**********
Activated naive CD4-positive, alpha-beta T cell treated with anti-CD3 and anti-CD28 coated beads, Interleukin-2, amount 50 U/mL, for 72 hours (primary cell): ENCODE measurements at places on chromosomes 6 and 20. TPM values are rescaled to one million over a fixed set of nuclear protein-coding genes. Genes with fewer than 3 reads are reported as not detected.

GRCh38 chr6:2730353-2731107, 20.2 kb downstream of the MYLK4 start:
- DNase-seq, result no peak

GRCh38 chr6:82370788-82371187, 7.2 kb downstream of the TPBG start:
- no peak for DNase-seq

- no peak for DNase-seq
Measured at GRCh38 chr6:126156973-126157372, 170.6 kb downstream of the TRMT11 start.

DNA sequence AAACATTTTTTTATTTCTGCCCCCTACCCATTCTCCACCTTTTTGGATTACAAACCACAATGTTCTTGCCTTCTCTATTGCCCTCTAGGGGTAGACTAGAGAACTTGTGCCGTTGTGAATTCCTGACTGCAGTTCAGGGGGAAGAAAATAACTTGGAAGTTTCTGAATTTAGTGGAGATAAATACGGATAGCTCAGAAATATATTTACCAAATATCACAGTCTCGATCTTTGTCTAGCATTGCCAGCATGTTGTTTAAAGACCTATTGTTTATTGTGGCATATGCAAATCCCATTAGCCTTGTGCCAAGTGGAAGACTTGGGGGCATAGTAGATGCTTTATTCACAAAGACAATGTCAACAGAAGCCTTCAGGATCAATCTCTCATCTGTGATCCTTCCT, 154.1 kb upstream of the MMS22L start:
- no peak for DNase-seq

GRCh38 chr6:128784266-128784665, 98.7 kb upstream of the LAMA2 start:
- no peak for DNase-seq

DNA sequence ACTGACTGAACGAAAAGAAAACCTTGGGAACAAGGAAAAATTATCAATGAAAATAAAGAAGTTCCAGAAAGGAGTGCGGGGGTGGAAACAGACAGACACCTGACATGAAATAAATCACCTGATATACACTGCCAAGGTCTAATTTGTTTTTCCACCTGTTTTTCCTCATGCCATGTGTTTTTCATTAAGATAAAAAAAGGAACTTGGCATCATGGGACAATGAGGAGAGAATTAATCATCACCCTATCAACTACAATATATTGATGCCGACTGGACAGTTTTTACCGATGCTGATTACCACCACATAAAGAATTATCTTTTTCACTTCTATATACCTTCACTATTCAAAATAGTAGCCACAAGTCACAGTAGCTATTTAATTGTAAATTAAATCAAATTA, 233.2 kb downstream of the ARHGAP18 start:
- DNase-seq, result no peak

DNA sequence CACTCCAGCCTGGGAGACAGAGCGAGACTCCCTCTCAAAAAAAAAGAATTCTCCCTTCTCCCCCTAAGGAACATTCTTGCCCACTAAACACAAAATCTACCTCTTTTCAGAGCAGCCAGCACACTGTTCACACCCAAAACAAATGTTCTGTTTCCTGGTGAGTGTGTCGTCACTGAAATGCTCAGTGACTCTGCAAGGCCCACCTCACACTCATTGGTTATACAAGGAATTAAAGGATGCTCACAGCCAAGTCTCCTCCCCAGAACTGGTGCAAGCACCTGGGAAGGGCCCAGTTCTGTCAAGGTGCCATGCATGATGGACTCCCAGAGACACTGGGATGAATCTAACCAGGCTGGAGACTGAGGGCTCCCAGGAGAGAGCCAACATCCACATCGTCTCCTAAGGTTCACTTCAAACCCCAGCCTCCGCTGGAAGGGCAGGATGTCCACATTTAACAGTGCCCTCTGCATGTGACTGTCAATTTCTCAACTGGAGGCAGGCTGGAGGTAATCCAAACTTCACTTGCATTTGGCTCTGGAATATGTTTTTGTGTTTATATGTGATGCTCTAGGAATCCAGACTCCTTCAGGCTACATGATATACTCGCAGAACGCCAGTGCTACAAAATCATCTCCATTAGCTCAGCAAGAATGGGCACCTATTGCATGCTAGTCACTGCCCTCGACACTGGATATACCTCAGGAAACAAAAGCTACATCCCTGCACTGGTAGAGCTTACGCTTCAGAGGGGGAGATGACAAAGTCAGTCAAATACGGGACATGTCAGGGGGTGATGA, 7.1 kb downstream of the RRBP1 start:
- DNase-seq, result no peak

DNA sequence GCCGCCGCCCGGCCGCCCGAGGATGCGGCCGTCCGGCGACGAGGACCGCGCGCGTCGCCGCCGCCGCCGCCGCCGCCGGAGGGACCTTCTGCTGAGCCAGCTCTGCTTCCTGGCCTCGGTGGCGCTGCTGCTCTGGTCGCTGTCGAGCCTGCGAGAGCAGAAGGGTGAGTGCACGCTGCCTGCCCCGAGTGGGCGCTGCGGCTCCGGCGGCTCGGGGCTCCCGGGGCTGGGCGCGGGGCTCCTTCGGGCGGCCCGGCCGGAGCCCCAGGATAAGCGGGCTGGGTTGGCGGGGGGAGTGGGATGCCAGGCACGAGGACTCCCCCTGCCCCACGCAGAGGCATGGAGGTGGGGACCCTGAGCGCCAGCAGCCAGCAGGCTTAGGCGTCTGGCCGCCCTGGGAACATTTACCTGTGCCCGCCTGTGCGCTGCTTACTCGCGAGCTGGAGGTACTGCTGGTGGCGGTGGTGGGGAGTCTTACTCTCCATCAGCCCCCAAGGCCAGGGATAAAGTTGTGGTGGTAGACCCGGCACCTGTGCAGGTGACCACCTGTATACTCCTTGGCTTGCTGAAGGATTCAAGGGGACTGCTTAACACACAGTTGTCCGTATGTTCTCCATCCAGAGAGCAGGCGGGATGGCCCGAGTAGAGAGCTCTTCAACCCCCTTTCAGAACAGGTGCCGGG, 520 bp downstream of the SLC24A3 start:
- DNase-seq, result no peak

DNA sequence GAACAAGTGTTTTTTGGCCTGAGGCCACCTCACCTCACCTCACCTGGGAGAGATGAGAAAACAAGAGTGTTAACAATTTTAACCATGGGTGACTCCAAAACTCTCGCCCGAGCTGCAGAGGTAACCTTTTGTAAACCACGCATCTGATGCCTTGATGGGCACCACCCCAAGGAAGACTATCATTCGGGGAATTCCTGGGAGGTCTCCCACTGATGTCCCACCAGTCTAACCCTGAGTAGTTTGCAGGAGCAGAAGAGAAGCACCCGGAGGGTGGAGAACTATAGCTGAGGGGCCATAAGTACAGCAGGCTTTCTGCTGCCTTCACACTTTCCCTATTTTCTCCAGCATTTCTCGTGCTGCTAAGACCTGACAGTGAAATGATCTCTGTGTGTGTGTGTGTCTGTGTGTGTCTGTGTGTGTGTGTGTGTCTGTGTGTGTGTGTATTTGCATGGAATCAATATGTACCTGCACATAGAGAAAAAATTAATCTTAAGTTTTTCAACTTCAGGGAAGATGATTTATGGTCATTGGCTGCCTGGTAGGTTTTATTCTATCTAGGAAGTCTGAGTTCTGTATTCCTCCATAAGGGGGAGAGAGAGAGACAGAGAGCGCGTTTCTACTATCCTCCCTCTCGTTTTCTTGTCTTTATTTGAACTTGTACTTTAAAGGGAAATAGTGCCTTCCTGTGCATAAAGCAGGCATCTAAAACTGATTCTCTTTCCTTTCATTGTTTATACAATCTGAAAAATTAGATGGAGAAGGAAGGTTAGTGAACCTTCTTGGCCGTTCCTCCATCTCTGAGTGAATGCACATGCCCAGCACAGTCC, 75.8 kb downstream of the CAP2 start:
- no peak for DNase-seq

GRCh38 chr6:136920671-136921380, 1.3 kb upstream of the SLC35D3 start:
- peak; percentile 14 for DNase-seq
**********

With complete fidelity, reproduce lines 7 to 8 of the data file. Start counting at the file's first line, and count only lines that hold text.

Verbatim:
Measured at GRCh38 chr6:126156973-126157372, 170.6 kb downstream of the TRMT11 start.

DNA sequence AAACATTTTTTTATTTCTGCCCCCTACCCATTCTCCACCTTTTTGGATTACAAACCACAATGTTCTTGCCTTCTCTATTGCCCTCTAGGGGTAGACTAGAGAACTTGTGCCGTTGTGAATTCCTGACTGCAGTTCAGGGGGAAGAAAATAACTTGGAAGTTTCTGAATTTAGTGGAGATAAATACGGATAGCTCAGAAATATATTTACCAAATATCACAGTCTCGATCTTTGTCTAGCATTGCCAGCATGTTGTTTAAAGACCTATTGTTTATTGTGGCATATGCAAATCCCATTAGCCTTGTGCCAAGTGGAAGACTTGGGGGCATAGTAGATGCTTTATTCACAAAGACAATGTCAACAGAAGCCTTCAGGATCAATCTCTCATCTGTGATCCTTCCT, 154.1 kb upstream of the MMS22L start: